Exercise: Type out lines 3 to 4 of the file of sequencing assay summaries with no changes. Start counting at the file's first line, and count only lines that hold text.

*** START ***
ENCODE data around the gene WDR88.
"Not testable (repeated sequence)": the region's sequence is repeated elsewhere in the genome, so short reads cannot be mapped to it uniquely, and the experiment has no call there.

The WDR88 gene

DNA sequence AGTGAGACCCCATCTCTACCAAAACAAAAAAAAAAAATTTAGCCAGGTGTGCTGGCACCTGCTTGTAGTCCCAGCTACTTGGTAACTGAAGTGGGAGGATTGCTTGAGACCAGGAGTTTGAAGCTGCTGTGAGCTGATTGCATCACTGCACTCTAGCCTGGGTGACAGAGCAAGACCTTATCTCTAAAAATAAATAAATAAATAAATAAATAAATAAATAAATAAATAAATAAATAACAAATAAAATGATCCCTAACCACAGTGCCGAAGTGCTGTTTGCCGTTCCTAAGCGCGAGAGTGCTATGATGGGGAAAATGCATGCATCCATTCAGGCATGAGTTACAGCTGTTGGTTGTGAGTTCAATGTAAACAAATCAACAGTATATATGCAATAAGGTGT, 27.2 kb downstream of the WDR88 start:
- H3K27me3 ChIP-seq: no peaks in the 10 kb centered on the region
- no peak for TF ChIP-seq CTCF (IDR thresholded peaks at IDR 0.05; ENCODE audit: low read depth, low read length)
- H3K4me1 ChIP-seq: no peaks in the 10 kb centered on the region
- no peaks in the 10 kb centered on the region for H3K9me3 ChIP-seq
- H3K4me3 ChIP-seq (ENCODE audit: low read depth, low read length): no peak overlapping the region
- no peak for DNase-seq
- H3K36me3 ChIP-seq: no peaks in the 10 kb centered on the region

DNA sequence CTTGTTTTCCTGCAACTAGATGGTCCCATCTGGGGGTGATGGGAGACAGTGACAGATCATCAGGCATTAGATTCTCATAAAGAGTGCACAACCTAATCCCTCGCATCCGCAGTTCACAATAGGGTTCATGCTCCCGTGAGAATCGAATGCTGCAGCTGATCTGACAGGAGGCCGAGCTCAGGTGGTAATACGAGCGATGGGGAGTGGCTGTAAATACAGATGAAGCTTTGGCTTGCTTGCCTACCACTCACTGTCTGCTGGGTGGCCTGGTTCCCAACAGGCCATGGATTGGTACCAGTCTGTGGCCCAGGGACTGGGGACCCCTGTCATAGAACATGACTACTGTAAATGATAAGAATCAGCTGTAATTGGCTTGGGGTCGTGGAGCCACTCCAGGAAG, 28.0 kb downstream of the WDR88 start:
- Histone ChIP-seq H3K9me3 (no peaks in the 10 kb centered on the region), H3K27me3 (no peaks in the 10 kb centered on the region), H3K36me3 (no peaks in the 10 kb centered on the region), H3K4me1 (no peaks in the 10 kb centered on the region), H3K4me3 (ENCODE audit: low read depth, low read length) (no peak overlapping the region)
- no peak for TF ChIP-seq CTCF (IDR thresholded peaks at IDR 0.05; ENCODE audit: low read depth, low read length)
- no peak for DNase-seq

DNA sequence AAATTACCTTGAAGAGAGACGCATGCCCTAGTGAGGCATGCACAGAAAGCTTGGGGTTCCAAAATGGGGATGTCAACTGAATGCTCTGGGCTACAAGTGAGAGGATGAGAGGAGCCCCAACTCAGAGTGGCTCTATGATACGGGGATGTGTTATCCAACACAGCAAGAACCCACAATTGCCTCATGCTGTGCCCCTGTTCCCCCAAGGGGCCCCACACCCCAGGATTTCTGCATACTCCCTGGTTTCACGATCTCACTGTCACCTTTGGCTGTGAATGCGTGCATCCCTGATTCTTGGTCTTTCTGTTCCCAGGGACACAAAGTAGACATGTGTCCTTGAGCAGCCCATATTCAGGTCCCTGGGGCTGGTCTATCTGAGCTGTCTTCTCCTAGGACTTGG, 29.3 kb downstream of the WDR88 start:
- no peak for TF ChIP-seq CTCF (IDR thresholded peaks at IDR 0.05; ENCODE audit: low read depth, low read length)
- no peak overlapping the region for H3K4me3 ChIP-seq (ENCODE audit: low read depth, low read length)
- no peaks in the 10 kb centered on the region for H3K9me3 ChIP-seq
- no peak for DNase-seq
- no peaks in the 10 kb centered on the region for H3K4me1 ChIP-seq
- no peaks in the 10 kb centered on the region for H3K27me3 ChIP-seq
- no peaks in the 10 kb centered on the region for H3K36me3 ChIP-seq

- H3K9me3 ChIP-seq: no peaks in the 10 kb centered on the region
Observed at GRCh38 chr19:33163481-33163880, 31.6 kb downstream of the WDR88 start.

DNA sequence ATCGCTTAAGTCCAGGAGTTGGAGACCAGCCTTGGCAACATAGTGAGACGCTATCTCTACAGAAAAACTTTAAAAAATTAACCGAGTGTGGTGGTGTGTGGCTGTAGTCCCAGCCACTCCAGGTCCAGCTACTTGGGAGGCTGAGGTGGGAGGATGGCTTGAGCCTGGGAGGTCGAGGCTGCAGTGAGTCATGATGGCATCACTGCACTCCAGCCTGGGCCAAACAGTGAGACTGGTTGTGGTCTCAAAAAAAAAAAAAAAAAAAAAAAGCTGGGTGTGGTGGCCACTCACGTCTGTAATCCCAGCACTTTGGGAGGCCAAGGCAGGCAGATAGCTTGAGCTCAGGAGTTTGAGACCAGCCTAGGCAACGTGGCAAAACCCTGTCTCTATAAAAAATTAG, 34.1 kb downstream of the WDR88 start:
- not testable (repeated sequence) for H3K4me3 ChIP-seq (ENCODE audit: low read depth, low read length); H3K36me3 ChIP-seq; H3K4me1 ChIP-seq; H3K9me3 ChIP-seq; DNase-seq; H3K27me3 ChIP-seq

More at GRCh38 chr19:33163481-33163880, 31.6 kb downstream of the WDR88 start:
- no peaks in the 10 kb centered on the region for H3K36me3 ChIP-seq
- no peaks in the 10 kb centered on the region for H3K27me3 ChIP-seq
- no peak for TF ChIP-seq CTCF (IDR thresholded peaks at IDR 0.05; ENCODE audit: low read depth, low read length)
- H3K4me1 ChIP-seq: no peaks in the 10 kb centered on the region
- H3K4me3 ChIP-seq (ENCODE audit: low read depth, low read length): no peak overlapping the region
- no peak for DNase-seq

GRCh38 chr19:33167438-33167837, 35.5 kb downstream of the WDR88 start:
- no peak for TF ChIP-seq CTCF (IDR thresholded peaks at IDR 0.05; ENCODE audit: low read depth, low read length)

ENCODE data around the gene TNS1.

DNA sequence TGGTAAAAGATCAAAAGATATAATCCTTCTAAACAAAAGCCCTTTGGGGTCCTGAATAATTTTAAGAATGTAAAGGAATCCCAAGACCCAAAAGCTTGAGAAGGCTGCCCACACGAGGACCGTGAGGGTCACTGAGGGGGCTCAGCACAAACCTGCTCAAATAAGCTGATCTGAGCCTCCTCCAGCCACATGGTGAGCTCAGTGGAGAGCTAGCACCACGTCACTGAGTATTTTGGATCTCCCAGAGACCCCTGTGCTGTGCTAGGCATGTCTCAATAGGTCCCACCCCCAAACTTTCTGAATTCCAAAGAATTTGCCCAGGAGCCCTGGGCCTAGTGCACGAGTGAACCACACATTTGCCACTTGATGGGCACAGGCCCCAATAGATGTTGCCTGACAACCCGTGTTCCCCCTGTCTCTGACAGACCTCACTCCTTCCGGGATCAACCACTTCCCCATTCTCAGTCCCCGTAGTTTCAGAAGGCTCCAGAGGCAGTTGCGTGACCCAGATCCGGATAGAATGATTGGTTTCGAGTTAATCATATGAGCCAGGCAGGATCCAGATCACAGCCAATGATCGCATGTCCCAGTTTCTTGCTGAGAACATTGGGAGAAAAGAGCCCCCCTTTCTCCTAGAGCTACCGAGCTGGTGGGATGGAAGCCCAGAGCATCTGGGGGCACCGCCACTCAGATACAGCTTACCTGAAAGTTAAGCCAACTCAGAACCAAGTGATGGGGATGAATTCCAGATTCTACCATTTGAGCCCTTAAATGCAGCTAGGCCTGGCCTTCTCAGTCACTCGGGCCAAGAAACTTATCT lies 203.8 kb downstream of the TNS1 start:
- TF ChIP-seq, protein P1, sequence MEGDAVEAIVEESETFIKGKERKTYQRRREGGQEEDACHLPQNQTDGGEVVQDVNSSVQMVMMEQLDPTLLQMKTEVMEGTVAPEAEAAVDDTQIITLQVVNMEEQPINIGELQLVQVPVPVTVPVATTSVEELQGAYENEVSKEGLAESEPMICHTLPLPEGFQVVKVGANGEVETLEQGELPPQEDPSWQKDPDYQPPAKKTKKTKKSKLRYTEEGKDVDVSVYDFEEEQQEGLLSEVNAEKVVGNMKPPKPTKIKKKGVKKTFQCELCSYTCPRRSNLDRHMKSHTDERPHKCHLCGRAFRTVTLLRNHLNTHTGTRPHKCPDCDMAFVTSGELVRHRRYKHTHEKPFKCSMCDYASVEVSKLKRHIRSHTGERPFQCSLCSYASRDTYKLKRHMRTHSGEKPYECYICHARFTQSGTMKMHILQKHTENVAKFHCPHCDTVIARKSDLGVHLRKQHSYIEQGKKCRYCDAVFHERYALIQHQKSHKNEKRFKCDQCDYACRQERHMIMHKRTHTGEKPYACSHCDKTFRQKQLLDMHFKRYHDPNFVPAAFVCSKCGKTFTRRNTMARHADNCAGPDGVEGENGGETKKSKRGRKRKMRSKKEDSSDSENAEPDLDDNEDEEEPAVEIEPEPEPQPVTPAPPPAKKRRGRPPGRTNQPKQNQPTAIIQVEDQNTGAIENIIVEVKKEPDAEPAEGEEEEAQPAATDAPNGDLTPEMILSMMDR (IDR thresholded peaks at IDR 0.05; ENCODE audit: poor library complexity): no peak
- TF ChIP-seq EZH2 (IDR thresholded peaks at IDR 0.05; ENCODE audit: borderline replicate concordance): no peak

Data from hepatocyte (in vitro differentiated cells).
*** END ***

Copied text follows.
The WDR88 gene

DNA sequence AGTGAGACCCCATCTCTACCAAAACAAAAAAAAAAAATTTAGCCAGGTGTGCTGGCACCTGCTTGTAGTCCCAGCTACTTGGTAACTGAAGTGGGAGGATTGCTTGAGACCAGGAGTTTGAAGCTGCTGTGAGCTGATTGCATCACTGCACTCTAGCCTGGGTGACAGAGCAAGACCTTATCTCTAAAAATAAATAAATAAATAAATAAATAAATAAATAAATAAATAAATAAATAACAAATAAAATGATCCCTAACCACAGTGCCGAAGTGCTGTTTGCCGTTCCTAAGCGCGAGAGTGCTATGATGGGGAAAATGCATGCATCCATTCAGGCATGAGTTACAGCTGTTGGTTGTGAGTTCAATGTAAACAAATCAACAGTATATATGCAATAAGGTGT, 27.2 kb downstream of the WDR88 start: